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Re: [NavigationTiming] few comments

From: Zhiheng Wang <zhihengw@google.com>
Date: Fri, 25 Mar 2011 15:39:12 -0700
Message-ID: <AANLkTimVbhuy4CK6xhNKEvKdrU8Oc-JAO8nyJ0tz77P5@mail.gmail.com>
To: Tony Gentilcore <tonyg@google.com>
Cc: Olli@pettay.fi, Olli Pettay <Olli.Pettay@helsinki.fi>, public-web-perf@w3.org, Nic Jansma <njansma@microsoft.com>
On Tue, Mar 22, 2011 at 11:39 PM, Zhiheng Wang <zhihengw@google.com> wrote:

>     Great comments indeed.
>
> On Sat, Mar 19, 2011 at 3:51 PM, Tony Gentilcore <tonyg@google.com> wrote:
>
>> > So, here are few comments.
>>
>> Thanks for taking the time to do a detailed review. Very useful.
>>
>> > (1 Introduction)
>> > Minor nit, "For example, the following Javascript shows the time it
>> > take to fully load a page: "
>> > That is not quite true. If the first package from the server happens
>> > to contain only "<html><head>", the script is just measuring some
>> > random part of the page load.
>> > The explanation clarifies that, but still, saying "shows the time it
>> take to
>> > fully load a page" is just misleading.
>>
>> +1
>>
>> May I suggest this text:
>> "For example, the following Javascript shows a naive attempt to
>> measure the time it takes to fully load a page:"
>>
>
>     yup, I will fix the text here.
>
>
>
>>
>> > "This interface does not include an attribute to represent the
>> completion of
>> > sending the request, e.g., requestEnd.
>> >    Completion of sending the request from the user agent does not always
>> > indicate the corresponding completion time in the network transport,
>> which
>> > brings most of the benefit of having such an attribute.
>> >    Some user agents have high cost to determine the actual completion
>> time
>> > of sending the request due to the HTTP layer encapsulation.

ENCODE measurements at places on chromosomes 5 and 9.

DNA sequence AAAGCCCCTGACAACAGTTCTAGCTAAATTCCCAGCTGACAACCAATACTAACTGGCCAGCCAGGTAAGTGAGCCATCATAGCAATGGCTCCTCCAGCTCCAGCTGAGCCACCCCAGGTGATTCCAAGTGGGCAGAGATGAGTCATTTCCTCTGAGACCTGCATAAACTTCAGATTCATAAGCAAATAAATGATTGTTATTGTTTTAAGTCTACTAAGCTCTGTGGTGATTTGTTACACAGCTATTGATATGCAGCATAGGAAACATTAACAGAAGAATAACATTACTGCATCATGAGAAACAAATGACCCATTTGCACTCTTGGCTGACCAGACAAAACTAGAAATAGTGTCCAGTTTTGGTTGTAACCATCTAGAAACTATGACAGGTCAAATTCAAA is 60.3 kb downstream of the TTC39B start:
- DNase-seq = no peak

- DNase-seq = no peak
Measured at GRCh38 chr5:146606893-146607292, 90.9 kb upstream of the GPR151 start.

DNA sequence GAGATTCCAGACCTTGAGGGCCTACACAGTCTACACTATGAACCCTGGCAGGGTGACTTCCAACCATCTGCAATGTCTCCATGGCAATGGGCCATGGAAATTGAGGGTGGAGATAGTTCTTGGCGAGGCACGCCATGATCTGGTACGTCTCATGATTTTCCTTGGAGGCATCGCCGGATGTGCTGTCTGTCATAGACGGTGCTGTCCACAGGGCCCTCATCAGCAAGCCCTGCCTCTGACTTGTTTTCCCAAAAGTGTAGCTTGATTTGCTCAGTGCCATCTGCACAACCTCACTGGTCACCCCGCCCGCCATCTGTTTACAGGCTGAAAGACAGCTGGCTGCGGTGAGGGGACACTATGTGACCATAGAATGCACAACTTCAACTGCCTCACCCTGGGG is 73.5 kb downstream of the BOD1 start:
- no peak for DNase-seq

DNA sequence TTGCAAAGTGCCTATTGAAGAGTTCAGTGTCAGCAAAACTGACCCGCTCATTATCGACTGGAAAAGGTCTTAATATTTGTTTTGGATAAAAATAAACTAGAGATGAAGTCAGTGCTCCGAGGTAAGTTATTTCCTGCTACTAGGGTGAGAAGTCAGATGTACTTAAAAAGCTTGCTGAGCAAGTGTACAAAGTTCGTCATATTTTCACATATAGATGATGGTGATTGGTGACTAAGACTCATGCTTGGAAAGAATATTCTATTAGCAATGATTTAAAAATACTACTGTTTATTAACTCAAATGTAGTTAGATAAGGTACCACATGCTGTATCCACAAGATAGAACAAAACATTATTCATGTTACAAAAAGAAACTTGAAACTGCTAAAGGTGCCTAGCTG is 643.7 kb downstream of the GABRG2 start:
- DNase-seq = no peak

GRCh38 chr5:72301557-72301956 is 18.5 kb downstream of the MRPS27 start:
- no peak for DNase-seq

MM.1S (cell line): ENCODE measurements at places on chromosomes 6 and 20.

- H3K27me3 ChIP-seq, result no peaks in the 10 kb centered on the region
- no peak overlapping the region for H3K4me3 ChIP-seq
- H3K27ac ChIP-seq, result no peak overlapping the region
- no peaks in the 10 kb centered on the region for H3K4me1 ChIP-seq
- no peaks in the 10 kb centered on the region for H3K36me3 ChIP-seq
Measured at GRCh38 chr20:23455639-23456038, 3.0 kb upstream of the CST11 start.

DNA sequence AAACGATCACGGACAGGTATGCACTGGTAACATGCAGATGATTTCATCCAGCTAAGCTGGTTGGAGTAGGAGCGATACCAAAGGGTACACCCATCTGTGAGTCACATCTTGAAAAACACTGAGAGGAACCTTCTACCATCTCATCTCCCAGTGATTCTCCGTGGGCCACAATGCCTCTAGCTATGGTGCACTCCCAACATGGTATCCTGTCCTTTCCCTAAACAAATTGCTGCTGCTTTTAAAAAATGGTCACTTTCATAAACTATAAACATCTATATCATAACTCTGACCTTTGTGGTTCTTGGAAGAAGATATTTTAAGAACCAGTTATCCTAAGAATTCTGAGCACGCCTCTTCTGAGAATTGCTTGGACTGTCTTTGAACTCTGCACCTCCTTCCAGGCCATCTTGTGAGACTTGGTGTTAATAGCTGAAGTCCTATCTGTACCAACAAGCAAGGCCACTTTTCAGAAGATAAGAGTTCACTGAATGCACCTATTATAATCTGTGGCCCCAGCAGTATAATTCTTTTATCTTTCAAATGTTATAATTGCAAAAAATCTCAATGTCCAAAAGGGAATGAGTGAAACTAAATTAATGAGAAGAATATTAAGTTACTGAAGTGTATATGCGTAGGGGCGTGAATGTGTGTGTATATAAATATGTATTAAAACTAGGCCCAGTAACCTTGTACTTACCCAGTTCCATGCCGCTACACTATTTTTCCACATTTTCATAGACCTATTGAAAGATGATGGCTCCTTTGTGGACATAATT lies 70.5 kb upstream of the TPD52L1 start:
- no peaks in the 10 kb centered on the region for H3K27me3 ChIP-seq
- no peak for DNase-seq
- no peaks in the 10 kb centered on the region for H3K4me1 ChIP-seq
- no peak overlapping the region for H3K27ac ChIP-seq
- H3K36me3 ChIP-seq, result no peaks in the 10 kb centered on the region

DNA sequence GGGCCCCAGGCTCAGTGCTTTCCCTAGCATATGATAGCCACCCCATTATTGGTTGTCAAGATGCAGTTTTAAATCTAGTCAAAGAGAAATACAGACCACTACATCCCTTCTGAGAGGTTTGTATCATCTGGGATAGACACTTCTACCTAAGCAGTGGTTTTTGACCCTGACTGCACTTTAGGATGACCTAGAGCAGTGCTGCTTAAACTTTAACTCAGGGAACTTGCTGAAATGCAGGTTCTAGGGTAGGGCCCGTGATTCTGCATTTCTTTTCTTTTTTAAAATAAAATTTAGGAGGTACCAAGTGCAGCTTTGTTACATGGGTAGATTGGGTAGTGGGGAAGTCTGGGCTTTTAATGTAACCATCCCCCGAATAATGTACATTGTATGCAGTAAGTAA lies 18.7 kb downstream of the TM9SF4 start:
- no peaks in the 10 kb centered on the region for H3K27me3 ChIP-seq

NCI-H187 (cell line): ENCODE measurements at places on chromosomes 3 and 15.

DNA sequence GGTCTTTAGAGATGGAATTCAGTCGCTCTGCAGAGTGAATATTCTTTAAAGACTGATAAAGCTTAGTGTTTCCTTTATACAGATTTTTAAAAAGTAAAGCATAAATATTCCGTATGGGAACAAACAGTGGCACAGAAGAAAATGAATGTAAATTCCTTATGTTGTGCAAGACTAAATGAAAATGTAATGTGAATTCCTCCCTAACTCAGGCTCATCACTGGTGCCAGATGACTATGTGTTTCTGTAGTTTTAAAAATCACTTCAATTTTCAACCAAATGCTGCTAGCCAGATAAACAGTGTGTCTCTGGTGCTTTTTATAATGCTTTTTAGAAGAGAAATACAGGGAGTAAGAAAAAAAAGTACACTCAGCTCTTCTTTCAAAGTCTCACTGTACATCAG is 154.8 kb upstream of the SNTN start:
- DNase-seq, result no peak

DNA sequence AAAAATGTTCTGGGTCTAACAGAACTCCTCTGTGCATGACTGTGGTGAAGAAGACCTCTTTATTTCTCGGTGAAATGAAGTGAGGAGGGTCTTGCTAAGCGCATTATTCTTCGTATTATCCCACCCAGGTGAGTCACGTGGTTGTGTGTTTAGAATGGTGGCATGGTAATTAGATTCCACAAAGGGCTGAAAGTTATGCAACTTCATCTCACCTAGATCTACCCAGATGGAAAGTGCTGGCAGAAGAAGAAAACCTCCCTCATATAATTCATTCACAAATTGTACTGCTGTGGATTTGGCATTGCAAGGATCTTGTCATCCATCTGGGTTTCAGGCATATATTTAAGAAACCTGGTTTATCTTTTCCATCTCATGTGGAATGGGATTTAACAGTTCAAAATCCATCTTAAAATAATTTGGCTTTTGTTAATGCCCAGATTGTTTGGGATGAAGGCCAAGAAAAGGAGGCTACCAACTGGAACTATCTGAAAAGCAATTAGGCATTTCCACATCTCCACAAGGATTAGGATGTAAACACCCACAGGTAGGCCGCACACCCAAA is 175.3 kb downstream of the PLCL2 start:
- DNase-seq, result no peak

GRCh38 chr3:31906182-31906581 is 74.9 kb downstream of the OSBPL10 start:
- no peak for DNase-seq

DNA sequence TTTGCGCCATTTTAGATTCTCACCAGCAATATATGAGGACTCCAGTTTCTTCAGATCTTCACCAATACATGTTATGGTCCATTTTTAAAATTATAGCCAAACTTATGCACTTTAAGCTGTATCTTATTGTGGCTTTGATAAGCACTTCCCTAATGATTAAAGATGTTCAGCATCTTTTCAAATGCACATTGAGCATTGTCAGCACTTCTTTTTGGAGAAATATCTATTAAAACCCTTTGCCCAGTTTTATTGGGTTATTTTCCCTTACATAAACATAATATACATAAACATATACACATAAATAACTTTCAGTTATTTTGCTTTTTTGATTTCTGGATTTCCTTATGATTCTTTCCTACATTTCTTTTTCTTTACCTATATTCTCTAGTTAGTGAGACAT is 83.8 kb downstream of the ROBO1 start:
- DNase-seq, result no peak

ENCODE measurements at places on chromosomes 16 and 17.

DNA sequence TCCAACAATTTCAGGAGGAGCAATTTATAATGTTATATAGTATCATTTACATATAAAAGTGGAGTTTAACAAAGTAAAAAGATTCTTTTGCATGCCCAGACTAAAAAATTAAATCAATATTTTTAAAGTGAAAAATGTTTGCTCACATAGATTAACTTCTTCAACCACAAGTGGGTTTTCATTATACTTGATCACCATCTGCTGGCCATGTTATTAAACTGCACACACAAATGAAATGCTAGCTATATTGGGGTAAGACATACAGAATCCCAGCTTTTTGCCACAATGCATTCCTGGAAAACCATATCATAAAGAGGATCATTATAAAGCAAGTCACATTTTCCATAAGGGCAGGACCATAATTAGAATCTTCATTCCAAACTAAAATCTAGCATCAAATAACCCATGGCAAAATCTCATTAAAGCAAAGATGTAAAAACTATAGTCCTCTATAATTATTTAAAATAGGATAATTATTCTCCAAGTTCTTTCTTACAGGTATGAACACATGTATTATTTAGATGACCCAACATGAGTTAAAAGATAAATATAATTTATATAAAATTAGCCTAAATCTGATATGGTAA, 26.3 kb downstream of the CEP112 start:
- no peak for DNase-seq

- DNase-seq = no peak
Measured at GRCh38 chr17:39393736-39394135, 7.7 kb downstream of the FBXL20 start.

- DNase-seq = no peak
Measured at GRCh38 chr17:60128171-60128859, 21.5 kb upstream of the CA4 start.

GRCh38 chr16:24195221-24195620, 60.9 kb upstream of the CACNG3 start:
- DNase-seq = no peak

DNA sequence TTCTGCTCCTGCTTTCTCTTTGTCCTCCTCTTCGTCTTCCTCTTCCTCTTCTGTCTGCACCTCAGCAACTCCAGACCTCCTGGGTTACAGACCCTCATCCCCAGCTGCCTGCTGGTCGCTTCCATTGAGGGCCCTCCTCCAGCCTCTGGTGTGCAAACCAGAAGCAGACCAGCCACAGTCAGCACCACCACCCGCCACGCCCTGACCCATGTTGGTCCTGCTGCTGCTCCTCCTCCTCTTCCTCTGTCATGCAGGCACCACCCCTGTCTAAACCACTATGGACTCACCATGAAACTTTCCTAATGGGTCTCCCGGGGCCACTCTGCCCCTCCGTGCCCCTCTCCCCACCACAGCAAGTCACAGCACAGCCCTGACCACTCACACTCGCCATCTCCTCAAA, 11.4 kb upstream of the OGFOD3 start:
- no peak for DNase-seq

>> > "
>> > These sound partially like implementation issues. Why is some
>> > implementation issue affecting a spec this way?
>> > Could requestEnd, even if just the user agent part of it - not network
>> > layer, be still useful for POST?
>>
>> Earlier versions of the spec and Chrome implementation had a
>> requestEnd marker that would be useful for POSTs (or even GETs with
>> large Cookies). It was later removed for reasons discussed in this
>> thread:
>> http://lists.w3.org/Archives/Public/public-web-perf/2010Aug/0006.html
>>
>> Not sure what others think, but I'd have no problem with seeing it
>> resurrected.
>>
>
>     @Nic, what's your thought from IE's perspective?
>
>
    To follow up. The WG had some discussion about requestEnd during Wed's
call
and agreed that requestEnd measured from the user agent's perspective is
often
too obfuscated to provide useful information in practice. So we will not
include it in
the current draft.

cheers,
Zhiheng




>
>
>>
>> > "TYPE_RESERVED: Any navigation types not defined by values above."
>> >
>> > Since types are quite limited and underspecified, all the script
>> > initiated loads would be TYPE_RESERVED. So would all the form
>> > submissions. Is that what is really wanted? Seems like at least Chrome